The use of images go beyond the dry recording of external reality. Instead, they acquire autonomous power as they become unfettered from the restricting nature of the mirror. The ample use of symbolic nuances creates an inner landscape that, although still reflecting experiences and feelings of everyday life, is a departure from the realism of social decadence or from the lyrical style of a personal confession. The odd and excessive elements that we can perceive in the expressionistic images stand for the fixed characteristics of a world suffering to its very core.

Sachtouris’ images develop into self-reliant, symbolic units that go beyond isolated episodes. They create a dissonant introspective universe, in which objects, animals, humans and machines degenerate into substitutes of reality, without however losing their commonly accepted qualities.

Sachtouris relies heavily on surrealist imagery and there are many recurring images such as birds, a broken/bloody/fractured moon, severed hands/fingers, nails, blood, but these are no gratuitous images–they reflect what Sachtouris saw all around him while writing these poems: the occupation of Greece by the Nazis, civil war and the eventual military dictatorship that took hold in the late 1960s through the mid-1970s.

Poems such as ‘Height of February’ and ‘The Garden’ also make use of surrealist imagery:

Bad mother
with your pinned-on eyes
your wide nailed-on mouth
and your seven fingers
you grab your baby and caress it
then stretch your white arms before you
and the sky burns them with its golden rain

THE GARDEN

It smelled of fever
that was no garden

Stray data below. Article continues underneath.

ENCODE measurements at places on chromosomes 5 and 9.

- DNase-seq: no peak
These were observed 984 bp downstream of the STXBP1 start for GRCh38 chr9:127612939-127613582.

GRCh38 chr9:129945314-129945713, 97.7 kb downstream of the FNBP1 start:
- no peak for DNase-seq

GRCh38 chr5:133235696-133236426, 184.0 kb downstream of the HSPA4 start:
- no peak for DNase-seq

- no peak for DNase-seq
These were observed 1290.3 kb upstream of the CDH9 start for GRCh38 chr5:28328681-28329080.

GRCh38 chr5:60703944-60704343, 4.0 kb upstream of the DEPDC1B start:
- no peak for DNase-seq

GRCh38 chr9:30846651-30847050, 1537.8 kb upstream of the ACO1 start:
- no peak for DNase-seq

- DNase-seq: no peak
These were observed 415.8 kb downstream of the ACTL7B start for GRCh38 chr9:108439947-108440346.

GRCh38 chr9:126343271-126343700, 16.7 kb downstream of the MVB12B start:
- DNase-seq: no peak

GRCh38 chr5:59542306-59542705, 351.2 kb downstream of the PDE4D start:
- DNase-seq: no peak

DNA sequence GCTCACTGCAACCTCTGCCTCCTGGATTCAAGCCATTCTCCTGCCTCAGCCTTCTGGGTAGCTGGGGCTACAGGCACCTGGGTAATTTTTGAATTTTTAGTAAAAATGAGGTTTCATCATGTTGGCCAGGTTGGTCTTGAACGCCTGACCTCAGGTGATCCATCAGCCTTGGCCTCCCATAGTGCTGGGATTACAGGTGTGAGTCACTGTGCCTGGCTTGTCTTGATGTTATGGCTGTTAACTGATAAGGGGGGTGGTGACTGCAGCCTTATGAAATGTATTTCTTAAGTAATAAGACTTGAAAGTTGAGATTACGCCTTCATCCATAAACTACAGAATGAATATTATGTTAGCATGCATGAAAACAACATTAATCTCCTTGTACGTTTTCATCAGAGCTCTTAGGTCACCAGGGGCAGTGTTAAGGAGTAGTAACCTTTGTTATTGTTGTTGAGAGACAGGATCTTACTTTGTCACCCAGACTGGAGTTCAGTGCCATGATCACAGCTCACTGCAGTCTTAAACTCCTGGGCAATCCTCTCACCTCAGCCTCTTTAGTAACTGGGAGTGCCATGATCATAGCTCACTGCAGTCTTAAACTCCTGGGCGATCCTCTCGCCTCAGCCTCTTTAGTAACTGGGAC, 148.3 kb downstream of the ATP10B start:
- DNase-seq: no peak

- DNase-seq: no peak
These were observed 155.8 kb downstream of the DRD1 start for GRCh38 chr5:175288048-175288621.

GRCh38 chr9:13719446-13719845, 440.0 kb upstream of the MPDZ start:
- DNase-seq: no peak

some strange couples were walking inside
wearing shoes on their hands
their feet were large white and bare
heads like wild epileptic moons
and red roses suddenly
sprouted
for mouths
that were set upon and mauled
by the butterfly-dogs.

Some of these poems can be a bit of a ‘heavy’ read given the subject matter they address while some can be very turgid, clothed in surrealist imagery and metaphor which perhaps may take more than one reading in order to decipher its meaning. However, all of them are very compelling works, reflecting three differing tumultuous times in the nation’s history. His work is definitely recommended, especially for those who are surrealist poetry buffs.

Inky Articles: Professor John J. Brugaletta: Two Hypothetical Poles Of Thinking While Writing Poetry

Editors of poetry have differing standards by which they judge poetry submissions, as do poetry critics. This variety is, in a way, helpful to poets of differing styles, but the wide variety of standards implies a varying degree of uncertainty. Perhaps what is needed is an optional standard that will be helpful to those whose position in society is to evaluate a given poem in a way that will be more convenient.

I am positing that there are two poles to human thought, with a continuum of mixtures between them: type A perceptions, which are near the unconscious and issue from it; and type Z thinking which is conscious, sorted, and verbal. It is seldom that we meet anyone whose day-to-day thinking consists solely of either of these extremes. Now let’s see how this continuum works as an analytical tool with a variety of published poems.

The first example of poetry that fails because written with a strong bias toward either A or Z type are first Ricardo Pau-Llosa’s “Daruma,” the opening lines of which are as follows:

The mind’s open cage awaits its tiger
and no other. Who sets the fire will not
own it. No cure or prayer can break desire.
Go, live by proverbs, then tell hot
about cold and find nothing to say….

This presents simultaneously an example of both type A and type Z thinking without a union of the two. In its epigraph the poet promises references to a variety of Buddhism together with “Hokusai’s sketch of a lost portrait.” But the poem contains no referent to “the fire,” little in the way of a context for “tiger,” and no context at all for “tell hot about cold.” It is presumably erudite (type Z) but also inchoate (type A) for the reader who is primarily interested in poetry.